March 5, 2009 / 12:16 AM / 10 years ago

Big French press find brand power helps online

PARIS (Reuters) - In a grimy part of eastern Paris a morning editorial conference is underway, similar to the planning meetings that go on in newsrooms everywhere, except this one is being blogged live and readers can join in.

A woman reads the French daily newspaper Le Figaro next to a newsstand in Nice, southeastern France, February 24, 2009. REUTERS/Eric Gaillard

The meeting is at Rue89, a news site ( set up in 2007 by former journalists from the leftwing Liberation daily. It’s one of several interactive sites to have appeared as a global crisis in the press squeezes French newspapers.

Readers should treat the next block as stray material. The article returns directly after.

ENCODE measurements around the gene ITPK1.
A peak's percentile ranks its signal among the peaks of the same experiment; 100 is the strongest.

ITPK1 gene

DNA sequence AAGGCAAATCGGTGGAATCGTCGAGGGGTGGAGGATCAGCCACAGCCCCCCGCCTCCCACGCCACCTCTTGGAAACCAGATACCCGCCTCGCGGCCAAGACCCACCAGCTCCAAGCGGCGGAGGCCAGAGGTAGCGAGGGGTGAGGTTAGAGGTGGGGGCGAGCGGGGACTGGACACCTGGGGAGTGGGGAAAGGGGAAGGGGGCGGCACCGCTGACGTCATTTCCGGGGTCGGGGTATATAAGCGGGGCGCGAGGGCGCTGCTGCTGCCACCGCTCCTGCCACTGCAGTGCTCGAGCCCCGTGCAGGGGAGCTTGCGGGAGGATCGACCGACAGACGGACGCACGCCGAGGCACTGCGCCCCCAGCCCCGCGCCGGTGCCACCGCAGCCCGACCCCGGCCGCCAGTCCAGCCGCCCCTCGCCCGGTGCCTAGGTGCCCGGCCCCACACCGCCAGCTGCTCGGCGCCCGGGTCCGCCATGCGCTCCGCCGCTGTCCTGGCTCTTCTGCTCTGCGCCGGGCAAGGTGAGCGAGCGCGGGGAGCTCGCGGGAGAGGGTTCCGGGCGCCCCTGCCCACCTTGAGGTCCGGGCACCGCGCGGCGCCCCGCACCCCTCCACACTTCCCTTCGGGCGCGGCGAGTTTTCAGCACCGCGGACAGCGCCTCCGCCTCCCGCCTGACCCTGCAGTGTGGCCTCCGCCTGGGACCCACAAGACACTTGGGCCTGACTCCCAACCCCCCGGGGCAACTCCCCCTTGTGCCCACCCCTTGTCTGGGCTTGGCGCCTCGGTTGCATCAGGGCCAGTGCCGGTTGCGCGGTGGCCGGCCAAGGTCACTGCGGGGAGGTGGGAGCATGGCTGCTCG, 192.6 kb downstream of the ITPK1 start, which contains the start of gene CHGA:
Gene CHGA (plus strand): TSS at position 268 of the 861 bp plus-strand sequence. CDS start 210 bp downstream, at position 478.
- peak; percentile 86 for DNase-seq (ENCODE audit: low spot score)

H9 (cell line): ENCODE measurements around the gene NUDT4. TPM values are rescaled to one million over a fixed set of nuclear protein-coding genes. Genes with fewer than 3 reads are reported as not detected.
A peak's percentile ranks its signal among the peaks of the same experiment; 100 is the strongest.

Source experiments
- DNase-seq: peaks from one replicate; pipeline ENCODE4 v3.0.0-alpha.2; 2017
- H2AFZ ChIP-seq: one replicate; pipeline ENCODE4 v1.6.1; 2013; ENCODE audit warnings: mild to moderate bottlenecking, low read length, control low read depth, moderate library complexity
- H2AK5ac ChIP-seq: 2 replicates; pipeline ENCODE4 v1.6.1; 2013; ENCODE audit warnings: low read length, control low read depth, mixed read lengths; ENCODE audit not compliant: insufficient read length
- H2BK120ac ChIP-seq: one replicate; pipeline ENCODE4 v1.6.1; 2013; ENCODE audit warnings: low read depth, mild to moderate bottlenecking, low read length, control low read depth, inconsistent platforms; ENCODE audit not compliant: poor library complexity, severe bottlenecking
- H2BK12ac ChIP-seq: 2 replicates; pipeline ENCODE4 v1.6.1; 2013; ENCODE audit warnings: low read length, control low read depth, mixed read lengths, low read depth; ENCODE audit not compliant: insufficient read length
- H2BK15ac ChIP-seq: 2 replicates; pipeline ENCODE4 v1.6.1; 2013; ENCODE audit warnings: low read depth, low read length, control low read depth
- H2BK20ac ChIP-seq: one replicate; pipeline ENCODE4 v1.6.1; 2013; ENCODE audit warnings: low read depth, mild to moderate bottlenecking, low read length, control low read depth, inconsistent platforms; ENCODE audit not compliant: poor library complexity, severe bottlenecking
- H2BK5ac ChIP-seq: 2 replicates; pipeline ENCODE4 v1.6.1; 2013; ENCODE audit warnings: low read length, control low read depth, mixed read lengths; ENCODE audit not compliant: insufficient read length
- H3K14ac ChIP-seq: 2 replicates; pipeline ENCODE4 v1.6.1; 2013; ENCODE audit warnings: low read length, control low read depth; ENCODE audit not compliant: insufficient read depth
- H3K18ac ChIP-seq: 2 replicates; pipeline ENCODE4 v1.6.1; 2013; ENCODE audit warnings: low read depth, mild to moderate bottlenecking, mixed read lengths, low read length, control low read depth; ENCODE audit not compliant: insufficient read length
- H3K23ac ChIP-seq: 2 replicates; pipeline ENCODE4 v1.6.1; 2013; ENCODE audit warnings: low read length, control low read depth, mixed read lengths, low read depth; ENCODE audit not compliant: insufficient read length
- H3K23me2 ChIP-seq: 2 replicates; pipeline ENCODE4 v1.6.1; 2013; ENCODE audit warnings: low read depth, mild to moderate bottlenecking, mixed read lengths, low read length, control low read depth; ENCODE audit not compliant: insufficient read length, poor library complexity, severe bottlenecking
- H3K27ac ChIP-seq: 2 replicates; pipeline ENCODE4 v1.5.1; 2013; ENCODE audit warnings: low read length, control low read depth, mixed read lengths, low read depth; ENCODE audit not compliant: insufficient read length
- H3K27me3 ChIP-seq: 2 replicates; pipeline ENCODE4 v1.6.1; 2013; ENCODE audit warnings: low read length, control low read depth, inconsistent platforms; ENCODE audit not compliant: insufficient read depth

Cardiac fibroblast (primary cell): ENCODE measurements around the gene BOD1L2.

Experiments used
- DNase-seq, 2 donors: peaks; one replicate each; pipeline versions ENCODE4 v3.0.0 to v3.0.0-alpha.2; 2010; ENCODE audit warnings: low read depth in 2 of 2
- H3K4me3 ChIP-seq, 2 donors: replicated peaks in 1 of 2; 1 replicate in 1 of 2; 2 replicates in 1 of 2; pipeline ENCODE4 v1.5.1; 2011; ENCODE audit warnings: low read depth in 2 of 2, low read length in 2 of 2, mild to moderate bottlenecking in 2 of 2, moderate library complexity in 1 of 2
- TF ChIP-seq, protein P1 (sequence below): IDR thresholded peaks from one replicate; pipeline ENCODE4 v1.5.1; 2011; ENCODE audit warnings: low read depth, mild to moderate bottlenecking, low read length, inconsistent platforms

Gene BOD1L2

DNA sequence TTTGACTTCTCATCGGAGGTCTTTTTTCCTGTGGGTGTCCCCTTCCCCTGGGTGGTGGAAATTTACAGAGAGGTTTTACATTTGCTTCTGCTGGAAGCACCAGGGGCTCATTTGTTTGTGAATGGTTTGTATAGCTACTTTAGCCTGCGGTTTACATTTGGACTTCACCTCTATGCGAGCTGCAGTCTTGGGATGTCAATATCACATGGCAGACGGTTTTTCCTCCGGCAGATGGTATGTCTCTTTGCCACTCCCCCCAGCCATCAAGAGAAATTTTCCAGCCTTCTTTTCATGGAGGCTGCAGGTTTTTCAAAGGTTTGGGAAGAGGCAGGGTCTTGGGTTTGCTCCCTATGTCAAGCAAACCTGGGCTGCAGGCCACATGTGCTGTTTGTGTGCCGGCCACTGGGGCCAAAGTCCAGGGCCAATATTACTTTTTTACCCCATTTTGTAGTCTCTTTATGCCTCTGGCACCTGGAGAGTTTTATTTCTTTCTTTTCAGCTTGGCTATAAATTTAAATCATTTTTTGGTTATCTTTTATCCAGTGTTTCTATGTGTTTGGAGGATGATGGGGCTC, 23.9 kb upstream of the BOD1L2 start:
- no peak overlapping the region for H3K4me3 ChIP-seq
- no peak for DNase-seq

Sites like it — the Gawker Media family of blogs in the United States, or Mediapart ( and Bakchich ( in France — have made a splash by filling niches that more traditional media have been slow to spot.

“There’s someone saying that we don’t have an international topic,” says the journalist tracking comments on a laptop.

“What do they say? Do they have anything to suggest?” asks editor Pascal Riche.

In the end, the reader’s suggestion of a story on Afghanistan is not taken up, but Riche believes such interaction between journalists and readers shows the future for news media in response to the challenge of the internet.

Rue89 uses the slogan “Information with three voices. Journalists, experts, Internautes,” to describe a strategy of mixing its own journalism with commentary from outside specialists and internet-user contributions.